B.C.’s top health of­fi­cer calls for drug de­crim­i­nal­iza­tion

The Prince George Citizen - - Front Page - Lindsay KINES Vic­to­ria Times-Colonist

Bri­tish Columbians should no longer face jail time or a crim­i­nal record for pos­sess­ing small amounts of il­licit drugs for per­sonal use, the pro­vin­cial health of­fi­cer states in a new re­port.

Dr. Bon­nie Henry rec­om­mends the ur­gent pro­vin­cial pol­icy change as way to mit­i­gate the on­go­ing over­dose cri­sis that con­tin­ues to kill three to four peo­ple a day.

Henry says the “war on drugs” is widely rec­og­nized as a failure that does more harm than good by stig­ma­tiz­ing peo­ple who use drugs and pre­vent­ing them from get­ting help.

“De­crim­i­nal­iza­tion of peo­ple who pos­sess a drug that re­flects per­sonal-use-only is, I believe, a nec­es­sary next step for our prov­ince,” she told reporters at the B.C. leg­is­la­ture. “It’s a mech­a­nism we can (use to) stop both the incredibly high toll in B.C. and make harm re­duc­tion ser­vices more ac­ces­si­ble and avail­able to peo­ple who need them.”

The fed­eral gov­ern­ment has made clear it has no im­me­di­ate plans to ad­dress drug pol­icy be­yond the re­cent le­gal­iza­tion of cannabis, Henry said.

“But in the con­text of the con­tin­u­ing over­dose cri­sis that is af­fect­ing fam­i­lies and com­mu­ni­ties across B.C., the prov­ince can­not wait for ac­tion at the fed­eral level,” she writes in her re­port, Stop­ping the Harm: De­crim­i­nal­iza­tion of Peo­ple Who Use Drugs in B.C.

“Im­me­di­ate pro­vin­cial ac­tion is war­ranted, and I rec­om­mend that the Prov­ince of B.C. ur­gently move to de­crim­i­nal­ize peo­ple who pos­sess con­trolled sub­stances for per­sonal use. This is an important additional step to stem the tide of un­prece­dented deaths.”

Henry says one op­tion would be for Solic­i­tor Gen­eral Mike Farn­worth to use the Po­lice Act to set “broad pro­vin­cial pri­or­i­ties” for deal­ing with peo­ple who use drugs.

“This could in­clude declar­ing a public health and harm re­duc­tion ap­proach as a pro­vin­cial pri­or­ity to guide law en­force­ment in de­crim­i­nal­iz­ing and de-stig­ma­tiz­ing peo­ple who use drugs,” the re­port states.

The ap­proach would use ad­min­is­tra­tive penal­ties in­stead of crim­i­nal charges and al­low po­lice to link peo­ple with health and so­cial ser­vices.

Henry ad­mit­ted that the Po­lice Act has not been used in this con­text be­fore. “But I say what other crises do we need to have to be able to use those pow­ers?”

The other op­tion would be for gov­ern­ment to amend the Po­lice Act to pre­vent po­lice forces from spend­ing money to en­force sim­ple pos­ses­sion of­fences.

“It would ba­si­cally say: ‘That’s not how we’re going to deal with this issue,’” Henry said.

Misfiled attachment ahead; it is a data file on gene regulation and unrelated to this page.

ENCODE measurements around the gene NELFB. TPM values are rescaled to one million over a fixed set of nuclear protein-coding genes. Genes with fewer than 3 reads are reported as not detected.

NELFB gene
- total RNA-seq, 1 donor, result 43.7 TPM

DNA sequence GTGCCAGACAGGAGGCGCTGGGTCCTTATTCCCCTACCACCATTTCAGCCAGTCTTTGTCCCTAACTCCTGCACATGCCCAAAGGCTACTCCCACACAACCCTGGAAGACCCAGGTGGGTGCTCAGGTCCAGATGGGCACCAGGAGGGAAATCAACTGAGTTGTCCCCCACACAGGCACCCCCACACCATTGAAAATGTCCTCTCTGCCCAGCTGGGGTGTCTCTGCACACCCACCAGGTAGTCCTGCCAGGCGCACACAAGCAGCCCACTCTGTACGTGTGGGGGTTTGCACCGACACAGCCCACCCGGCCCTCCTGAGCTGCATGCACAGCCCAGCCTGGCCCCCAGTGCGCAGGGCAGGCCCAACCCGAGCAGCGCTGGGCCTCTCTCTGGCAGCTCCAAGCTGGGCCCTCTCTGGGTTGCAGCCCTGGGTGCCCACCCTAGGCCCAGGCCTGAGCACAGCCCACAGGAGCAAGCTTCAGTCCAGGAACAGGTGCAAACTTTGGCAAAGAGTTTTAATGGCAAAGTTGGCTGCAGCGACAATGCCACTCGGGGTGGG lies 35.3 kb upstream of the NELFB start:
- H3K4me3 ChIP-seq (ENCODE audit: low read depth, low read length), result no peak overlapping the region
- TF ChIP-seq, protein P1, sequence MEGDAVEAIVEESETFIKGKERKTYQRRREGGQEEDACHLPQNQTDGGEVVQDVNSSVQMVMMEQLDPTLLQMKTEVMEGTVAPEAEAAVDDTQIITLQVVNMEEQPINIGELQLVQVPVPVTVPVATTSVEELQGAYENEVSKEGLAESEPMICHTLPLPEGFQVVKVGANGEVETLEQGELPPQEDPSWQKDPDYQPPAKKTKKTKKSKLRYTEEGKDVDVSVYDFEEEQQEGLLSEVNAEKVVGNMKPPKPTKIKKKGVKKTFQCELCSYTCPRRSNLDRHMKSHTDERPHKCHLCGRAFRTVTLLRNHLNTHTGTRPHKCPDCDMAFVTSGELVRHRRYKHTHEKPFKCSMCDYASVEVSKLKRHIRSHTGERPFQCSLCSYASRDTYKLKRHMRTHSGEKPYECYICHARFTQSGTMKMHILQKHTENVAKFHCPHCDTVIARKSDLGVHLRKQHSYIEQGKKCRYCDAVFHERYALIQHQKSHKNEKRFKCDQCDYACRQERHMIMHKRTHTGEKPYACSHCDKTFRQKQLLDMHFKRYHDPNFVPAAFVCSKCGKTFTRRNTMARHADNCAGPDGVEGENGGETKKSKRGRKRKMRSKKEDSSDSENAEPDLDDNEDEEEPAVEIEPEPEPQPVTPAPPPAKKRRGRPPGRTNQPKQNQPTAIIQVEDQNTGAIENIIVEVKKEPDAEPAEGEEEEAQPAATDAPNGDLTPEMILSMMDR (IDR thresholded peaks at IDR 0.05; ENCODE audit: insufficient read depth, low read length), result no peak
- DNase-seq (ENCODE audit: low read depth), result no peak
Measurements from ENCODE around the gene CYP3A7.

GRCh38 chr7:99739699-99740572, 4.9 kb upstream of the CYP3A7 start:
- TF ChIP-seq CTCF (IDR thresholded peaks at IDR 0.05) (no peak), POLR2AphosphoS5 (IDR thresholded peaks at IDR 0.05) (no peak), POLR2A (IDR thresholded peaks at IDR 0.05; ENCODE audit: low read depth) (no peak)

Vic­to­ria Po­lice Chief Del Manak, who at­tended the news con­fer­ence with Henry, said there is al­ready de-facto de­crim­i­nal­iza­tion of sim­ple pos­ses­sion in some ju­ris­dic­tions.

“I can tell you from the Vic­to­ria Po­lice De­part­ment’s per­spec­tive, I ded­i­cate zero re­sources to mi­nor drug pos­ses­sion,” he said. “What we do is we tar­get drug traf­fick­ers who use vi­o­lence – whether it’s phys­i­cal vi­o­lence or sex­u­al­ized vi­o­lence – to prey on the most vul­ner­a­ble in our com­mu­ni­ties.”

“That’s where the ef­forts are put,” Manak said.

He ac­knowl­edged, how­ever, that other de­part­ments might take a dif­fer­ent ap­proach.

“So per­haps this is an op­por­tu­nity to have a dis­cus­sion with the prov­ince on look­ing at what can we do to come up with some stan­dard­iza­tion and some pol­icy, per­haps even some guid­ance on how po­lice deal with mi­nor drug pos­ses­sion.”

Dr. Keith Ahamad, med­i­cal di­rec­tor of the Re­gional Ad­dic­tion Medicine Pro­gram at Van­cou­ver Coastal Health, wel­comed Henry’s call for an end to the prac­tice of crim­i­nal­iz­ing peo­ple who use drugs.

“This decades-old pol­icy has in­flu­enced the health care system to es­sen­tially ig­nore ad­dic­tion as the health issue that it is and has re­ally left us crip­pled to re­spond to an ad­dic­tion cri­sis that we now find our­selves in,” he said. “To save lives, elim­i­nate suf­fer­ing and save tax dol­lars, we must fo­cus on the health of all Bri­tish Columbians.”

Henry noted in her re­port that Por­tu­gal de­crim­i­nal­ized sim­ple pos­ses­sion in 2001.

“Ev­i­dence has shown that this drug pol­icy model, along with other in­ter­ven­tions (e.g., harm re­duc­tion, preven­tion, en­force­ment, and treat­ment strate­gies) has led to an in­crease in treat­ment up­take, a re­duc­tion in drug-re­lated deaths, and im­por­tantly, no in­crease in drug use rates,” the re­port states.


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